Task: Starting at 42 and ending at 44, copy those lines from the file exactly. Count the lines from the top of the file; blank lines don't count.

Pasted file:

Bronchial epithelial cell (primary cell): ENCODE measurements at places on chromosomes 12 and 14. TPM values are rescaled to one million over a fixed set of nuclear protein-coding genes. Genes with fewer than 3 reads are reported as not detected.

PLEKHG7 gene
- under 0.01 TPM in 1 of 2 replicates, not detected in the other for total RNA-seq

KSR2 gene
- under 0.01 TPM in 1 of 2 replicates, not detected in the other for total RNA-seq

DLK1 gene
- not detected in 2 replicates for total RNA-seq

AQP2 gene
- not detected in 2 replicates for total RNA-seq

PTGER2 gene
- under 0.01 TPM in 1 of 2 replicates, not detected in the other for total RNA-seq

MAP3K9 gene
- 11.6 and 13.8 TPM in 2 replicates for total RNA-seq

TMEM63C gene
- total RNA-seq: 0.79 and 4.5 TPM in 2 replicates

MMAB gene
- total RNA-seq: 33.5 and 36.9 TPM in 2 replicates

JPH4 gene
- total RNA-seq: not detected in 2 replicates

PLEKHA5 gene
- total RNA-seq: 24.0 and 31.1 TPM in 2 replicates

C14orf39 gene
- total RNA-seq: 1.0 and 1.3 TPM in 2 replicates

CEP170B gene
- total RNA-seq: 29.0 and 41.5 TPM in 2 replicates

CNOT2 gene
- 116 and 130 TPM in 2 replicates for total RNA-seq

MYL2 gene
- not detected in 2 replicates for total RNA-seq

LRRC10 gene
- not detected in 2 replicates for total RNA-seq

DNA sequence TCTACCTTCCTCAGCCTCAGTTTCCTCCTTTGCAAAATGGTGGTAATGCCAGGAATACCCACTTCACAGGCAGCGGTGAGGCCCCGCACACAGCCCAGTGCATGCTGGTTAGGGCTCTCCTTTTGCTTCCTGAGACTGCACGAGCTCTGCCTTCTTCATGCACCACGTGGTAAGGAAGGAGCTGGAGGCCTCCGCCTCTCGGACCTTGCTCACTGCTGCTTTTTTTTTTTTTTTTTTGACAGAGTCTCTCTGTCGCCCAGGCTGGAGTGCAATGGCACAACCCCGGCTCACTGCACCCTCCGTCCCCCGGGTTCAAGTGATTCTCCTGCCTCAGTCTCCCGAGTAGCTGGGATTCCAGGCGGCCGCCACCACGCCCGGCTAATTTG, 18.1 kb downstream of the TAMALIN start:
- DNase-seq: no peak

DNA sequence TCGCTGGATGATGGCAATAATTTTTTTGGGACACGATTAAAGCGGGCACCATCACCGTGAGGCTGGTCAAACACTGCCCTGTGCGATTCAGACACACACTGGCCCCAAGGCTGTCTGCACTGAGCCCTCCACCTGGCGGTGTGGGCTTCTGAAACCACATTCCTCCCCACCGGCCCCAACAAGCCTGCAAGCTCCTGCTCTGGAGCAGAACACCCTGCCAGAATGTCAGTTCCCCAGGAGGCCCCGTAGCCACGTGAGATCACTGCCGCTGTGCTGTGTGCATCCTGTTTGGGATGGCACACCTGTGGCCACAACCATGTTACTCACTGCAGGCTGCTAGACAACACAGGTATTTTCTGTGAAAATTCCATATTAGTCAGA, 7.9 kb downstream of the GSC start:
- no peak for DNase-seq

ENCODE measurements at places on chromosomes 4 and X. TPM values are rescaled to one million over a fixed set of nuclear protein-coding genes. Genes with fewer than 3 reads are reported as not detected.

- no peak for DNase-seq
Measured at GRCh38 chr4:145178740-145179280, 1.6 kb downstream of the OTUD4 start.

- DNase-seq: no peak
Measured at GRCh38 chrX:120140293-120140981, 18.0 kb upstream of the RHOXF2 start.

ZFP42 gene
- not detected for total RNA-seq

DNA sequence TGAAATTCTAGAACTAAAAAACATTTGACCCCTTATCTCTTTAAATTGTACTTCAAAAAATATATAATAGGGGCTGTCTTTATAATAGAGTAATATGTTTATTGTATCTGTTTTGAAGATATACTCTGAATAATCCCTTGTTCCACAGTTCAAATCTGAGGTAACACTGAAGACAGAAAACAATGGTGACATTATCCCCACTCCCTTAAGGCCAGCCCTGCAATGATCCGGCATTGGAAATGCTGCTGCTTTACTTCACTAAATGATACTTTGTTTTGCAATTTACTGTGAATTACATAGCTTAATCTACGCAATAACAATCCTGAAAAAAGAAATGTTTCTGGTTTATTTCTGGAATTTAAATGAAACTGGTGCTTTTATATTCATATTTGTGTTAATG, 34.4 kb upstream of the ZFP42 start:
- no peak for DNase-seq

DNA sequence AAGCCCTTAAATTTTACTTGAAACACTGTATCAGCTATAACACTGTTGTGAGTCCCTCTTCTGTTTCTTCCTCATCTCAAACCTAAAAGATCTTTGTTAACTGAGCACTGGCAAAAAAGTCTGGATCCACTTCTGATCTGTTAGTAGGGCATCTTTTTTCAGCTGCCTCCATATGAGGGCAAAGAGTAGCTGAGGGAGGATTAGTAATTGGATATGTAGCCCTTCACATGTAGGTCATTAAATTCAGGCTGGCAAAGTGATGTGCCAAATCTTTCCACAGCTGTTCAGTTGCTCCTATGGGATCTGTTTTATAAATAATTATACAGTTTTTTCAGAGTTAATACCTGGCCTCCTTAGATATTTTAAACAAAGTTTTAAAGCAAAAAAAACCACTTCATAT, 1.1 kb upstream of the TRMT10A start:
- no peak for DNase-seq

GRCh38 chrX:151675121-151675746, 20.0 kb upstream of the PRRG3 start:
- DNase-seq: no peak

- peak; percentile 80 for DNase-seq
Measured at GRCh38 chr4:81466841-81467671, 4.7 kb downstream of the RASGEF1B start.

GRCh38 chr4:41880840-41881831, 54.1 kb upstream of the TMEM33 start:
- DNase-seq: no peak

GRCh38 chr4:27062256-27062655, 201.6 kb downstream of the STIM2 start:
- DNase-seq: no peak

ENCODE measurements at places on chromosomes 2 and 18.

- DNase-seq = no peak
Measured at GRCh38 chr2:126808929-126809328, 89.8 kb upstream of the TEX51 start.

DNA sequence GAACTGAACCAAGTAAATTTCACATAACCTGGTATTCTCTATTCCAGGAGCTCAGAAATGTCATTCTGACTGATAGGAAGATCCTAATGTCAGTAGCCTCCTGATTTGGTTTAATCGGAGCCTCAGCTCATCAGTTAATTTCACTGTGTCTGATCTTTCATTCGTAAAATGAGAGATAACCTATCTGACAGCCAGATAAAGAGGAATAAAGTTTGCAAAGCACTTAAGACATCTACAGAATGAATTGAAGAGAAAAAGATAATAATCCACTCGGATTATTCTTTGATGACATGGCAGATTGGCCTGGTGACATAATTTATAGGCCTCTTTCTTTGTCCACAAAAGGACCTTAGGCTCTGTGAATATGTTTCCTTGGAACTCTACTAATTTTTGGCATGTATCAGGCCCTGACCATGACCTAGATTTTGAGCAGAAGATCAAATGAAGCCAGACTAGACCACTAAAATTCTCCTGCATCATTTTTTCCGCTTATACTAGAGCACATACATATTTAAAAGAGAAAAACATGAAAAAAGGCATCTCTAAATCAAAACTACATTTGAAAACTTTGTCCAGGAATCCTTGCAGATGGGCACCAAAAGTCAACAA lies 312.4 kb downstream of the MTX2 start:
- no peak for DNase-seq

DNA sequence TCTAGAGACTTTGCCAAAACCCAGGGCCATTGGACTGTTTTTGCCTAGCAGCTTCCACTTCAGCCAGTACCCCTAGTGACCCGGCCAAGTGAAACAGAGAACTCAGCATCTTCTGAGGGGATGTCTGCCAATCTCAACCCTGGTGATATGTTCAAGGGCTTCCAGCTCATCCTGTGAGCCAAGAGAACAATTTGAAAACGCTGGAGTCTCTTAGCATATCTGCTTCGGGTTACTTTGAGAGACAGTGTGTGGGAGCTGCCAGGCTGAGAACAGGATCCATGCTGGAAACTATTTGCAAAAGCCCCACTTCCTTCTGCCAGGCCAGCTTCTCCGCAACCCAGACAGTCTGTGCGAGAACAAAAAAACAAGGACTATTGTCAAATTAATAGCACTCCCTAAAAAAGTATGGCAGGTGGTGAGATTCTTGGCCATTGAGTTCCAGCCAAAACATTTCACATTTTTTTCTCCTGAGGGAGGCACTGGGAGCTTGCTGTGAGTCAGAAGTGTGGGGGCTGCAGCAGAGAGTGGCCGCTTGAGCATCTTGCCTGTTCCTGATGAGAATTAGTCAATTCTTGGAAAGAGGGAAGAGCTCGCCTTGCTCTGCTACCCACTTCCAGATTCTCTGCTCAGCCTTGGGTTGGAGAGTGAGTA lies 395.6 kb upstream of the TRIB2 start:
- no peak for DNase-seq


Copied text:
- not detected for total RNA-seq

DNA sequence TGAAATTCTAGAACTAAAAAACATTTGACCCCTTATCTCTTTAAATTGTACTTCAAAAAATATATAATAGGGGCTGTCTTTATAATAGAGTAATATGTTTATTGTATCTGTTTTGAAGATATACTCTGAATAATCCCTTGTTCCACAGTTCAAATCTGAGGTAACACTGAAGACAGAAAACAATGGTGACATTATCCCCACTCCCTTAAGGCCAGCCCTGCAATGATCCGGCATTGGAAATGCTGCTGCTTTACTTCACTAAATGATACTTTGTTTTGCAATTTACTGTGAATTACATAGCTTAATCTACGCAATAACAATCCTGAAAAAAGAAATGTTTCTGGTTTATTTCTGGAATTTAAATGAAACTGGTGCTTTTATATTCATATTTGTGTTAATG, 34.4 kb upstream of the ZFP42 start:
- no peak for DNase-seq